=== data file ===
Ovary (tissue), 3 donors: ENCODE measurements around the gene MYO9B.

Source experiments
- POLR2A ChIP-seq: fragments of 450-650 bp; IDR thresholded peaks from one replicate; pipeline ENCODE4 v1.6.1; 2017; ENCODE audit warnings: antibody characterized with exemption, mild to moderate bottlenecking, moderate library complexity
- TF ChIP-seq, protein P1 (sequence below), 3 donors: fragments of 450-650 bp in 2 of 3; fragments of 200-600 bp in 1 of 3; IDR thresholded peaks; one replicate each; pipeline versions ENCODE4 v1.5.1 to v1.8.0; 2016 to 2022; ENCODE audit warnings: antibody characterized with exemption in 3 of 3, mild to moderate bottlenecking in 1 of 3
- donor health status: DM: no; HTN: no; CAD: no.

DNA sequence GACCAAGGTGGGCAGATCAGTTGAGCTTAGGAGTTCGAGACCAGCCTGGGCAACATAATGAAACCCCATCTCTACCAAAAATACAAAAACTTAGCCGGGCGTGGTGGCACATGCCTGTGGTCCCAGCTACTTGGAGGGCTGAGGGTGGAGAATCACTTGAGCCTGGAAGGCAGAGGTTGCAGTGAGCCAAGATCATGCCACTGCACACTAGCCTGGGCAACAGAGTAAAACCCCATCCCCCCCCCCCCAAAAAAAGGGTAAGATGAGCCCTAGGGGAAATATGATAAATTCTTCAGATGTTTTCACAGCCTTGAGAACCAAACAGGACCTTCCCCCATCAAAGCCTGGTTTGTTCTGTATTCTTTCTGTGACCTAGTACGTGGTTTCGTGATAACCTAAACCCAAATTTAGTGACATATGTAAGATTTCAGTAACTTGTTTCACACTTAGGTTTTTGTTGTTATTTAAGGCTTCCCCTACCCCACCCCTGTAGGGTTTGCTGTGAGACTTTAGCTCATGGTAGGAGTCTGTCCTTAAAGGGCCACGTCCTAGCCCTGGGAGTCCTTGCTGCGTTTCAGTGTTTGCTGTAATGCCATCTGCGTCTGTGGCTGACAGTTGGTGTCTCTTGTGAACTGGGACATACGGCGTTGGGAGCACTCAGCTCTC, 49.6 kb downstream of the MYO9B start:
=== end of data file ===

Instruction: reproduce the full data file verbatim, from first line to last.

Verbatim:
Ovary (tissue), 3 donors: ENCODE measurements around the gene MYO9B.

Source experiments
- POLR2A ChIP-seq: fragments of 450-650 bp; IDR thresholded peaks from one replicate; pipeline ENCODE4 v1.6.1; 2017; ENCODE audit warnings: antibody characterized with exemption, mild to moderate bottlenecking, moderate library complexity
- TF ChIP-seq, protein P1 (sequence below), 3 donors: fragments of 450-650 bp in 2 of 3; fragments of 200-600 bp in 1 of 3; IDR thresholded peaks; one replicate each; pipeline versions ENCODE4 v1.5.1 to v1.8.0; 2016 to 2022; ENCODE audit warnings: antibody characterized with exemption in 3 of 3, mild to moderate bottlenecking in 1 of 3
- donor health status: DM: no; HTN: no; CAD: no.

DNA sequence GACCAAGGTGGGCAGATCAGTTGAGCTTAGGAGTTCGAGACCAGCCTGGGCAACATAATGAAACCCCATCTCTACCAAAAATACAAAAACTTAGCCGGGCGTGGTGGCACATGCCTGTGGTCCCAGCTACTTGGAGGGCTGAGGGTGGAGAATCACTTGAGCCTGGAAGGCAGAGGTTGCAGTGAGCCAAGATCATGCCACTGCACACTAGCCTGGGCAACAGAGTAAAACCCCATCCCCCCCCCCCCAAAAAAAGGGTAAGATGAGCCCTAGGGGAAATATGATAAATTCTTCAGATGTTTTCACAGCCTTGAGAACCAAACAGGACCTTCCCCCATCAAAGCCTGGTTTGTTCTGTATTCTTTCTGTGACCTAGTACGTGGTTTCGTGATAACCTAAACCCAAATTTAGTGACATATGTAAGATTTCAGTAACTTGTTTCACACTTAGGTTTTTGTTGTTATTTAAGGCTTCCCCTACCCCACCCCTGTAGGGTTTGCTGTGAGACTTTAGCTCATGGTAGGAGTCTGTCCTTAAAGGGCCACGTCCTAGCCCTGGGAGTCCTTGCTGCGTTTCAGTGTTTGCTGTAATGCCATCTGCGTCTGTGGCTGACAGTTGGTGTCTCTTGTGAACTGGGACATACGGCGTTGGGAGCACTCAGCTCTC, 49.6 kb downstream of the MYO9B start: